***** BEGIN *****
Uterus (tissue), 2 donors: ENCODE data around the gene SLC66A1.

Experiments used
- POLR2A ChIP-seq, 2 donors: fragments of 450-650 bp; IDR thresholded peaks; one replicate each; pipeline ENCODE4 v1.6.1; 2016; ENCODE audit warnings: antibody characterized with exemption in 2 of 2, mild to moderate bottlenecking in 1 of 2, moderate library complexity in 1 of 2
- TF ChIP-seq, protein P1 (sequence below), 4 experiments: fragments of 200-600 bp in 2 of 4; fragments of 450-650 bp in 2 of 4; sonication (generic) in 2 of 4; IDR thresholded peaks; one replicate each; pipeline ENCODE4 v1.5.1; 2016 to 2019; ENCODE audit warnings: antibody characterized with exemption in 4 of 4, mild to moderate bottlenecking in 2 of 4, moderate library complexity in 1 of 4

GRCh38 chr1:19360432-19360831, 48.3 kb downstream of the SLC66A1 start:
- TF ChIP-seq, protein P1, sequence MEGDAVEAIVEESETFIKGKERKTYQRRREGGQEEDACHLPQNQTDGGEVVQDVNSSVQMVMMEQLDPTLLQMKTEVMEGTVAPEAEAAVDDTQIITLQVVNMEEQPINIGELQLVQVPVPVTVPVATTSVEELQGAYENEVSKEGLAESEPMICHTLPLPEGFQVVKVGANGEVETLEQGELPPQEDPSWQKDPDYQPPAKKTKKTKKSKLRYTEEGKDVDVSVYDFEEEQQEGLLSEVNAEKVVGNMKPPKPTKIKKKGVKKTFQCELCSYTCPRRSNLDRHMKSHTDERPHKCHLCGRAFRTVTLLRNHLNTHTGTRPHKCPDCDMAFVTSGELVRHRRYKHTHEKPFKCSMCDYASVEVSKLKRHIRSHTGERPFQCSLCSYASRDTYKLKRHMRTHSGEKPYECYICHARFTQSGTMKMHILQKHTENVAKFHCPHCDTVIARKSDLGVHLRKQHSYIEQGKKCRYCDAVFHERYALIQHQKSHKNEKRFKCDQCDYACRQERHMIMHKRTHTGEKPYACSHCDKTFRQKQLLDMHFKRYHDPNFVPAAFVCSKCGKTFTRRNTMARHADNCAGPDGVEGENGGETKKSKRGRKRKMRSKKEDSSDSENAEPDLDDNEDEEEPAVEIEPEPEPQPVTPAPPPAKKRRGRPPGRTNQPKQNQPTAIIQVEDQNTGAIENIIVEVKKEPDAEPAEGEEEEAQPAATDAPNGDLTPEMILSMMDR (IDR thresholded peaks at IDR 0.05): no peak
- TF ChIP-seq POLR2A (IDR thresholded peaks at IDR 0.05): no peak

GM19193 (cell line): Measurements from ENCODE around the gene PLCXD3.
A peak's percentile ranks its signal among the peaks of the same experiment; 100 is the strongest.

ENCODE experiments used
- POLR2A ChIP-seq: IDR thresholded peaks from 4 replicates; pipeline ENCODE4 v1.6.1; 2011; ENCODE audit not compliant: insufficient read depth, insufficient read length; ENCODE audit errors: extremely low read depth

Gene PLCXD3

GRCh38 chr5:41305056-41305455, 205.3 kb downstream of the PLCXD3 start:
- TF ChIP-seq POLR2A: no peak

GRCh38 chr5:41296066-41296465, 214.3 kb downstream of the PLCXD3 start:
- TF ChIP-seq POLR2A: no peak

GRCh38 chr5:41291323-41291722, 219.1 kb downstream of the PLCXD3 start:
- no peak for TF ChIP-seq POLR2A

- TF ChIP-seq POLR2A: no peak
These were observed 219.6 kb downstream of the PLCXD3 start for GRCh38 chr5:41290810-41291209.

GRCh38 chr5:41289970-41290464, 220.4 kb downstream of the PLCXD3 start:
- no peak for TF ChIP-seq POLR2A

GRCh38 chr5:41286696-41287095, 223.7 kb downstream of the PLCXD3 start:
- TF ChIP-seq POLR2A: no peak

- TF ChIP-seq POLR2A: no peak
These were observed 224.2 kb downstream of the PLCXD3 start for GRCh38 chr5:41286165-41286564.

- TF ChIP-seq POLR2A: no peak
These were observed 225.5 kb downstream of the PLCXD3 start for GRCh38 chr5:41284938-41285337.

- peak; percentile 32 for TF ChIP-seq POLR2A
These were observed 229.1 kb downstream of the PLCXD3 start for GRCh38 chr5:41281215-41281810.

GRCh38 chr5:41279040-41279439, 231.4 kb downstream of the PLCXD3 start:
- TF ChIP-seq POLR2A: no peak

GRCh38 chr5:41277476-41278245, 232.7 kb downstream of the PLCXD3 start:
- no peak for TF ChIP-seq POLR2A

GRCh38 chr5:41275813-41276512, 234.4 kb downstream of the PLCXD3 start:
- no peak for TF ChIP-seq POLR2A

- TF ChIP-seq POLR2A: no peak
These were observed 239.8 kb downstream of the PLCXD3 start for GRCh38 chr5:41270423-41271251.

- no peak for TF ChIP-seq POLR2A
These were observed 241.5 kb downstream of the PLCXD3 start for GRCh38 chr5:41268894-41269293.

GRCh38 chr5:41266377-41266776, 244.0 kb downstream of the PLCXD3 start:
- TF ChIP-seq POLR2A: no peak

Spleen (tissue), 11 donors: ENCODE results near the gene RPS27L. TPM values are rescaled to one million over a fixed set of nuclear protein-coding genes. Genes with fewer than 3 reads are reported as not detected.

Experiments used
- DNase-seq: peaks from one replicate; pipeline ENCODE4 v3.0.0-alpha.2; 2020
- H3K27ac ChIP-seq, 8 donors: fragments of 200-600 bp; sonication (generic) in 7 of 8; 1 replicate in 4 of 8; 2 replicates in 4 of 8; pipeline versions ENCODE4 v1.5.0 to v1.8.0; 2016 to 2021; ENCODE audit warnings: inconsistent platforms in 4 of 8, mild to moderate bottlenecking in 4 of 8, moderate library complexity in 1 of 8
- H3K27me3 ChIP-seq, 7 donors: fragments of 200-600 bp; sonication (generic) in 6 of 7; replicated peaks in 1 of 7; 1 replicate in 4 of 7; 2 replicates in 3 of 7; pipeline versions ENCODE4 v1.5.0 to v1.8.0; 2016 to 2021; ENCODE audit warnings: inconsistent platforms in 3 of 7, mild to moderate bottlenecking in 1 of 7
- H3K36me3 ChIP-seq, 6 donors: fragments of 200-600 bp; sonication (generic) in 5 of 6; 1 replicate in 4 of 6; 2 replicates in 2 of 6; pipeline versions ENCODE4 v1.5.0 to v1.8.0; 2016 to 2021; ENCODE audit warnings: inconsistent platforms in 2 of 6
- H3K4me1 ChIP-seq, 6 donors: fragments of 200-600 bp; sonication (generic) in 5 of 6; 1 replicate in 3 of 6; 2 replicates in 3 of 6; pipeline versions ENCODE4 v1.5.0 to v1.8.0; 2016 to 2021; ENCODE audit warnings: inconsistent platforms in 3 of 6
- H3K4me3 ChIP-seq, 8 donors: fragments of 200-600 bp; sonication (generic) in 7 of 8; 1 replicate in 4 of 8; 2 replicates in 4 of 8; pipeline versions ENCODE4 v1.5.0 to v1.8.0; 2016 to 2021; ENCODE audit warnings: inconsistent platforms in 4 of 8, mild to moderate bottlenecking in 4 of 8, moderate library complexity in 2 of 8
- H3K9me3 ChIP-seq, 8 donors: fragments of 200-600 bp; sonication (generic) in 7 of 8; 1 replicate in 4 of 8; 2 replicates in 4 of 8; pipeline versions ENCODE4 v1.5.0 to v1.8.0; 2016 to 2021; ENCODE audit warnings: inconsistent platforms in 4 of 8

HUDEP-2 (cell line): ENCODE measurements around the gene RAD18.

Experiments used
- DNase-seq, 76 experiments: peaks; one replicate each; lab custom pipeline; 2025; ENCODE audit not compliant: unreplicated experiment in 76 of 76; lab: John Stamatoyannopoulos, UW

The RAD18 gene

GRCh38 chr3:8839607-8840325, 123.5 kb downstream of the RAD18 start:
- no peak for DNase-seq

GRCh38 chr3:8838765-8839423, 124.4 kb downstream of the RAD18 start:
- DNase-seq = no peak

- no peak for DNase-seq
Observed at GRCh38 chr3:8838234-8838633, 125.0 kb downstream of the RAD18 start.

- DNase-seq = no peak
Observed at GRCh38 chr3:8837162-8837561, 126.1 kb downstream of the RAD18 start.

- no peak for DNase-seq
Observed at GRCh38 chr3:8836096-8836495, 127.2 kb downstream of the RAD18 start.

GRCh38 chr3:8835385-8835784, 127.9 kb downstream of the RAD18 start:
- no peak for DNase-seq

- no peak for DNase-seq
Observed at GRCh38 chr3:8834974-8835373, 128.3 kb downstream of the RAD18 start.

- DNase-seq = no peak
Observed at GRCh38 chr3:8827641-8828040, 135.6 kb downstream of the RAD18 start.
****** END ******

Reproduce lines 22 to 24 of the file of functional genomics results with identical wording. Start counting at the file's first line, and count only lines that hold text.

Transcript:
- no peak for TF ChIP-seq POLR2A

GRCh38 chr5:41286696-41287095, 223.7 kb downstream of the PLCXD3 start:
- TF ChIP-seq POLR2A: no peak